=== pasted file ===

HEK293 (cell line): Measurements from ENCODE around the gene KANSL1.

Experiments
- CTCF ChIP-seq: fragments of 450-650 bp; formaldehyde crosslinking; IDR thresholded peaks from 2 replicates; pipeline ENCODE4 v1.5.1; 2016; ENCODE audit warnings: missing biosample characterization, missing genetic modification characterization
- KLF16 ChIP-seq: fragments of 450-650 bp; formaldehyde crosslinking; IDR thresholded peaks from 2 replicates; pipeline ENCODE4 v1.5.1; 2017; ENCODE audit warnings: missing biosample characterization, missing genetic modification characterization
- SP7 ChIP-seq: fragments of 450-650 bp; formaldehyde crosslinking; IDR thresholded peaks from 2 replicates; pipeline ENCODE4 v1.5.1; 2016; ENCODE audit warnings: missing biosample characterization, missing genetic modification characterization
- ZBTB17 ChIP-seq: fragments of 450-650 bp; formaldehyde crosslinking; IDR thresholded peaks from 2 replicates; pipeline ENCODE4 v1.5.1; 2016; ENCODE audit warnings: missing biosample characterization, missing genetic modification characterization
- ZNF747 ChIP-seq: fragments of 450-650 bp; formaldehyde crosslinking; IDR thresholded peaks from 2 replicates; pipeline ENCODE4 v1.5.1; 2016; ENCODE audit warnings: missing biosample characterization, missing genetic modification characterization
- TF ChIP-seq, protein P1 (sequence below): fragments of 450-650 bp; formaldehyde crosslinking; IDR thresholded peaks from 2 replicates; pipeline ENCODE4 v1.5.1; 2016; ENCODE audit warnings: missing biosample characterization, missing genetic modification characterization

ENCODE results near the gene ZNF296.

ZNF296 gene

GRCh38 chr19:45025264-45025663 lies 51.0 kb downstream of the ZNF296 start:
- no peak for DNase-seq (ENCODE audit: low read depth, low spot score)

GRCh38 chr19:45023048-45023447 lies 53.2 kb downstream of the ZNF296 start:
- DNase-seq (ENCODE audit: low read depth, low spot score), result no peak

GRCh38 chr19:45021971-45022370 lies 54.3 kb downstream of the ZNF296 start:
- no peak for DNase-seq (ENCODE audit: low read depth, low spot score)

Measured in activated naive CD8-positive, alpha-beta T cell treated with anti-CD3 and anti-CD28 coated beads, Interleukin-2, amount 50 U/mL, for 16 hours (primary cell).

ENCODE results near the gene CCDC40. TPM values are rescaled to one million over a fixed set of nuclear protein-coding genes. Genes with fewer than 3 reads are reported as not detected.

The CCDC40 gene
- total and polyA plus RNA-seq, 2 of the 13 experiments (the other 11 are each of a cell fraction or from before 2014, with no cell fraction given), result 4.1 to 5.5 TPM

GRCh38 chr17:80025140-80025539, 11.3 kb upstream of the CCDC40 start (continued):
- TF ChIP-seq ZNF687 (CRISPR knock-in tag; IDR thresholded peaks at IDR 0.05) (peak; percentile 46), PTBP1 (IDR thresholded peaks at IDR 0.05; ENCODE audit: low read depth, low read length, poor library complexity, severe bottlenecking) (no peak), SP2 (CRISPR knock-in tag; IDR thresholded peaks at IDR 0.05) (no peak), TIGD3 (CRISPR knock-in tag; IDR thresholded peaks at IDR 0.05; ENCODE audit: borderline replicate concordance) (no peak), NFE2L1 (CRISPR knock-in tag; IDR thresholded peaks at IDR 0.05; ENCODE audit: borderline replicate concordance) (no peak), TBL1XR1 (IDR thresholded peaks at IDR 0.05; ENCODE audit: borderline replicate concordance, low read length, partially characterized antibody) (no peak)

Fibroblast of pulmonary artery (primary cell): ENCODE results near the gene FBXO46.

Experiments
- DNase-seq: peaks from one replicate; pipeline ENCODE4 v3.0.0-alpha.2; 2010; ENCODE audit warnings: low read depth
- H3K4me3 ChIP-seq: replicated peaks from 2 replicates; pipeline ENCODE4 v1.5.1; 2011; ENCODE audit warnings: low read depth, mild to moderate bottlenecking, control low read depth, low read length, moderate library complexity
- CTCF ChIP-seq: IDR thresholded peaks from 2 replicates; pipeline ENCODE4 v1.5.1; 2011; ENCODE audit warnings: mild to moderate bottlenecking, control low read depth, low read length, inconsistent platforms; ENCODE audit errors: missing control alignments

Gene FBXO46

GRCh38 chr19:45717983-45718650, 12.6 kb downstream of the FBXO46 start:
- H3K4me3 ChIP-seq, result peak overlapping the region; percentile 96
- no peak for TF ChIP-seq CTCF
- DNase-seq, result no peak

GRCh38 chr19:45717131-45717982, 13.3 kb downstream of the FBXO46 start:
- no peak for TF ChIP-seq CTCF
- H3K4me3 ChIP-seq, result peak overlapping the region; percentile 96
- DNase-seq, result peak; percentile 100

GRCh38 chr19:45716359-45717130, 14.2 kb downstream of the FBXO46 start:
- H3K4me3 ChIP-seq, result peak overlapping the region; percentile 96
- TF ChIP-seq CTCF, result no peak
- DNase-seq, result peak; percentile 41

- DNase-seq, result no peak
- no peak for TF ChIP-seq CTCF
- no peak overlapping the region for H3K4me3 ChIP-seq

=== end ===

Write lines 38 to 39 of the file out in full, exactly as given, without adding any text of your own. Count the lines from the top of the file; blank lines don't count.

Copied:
- H3K4me3 ChIP-seq, result peak overlapping the region; percentile 96
- TF ChIP-seq CTCF, result no peak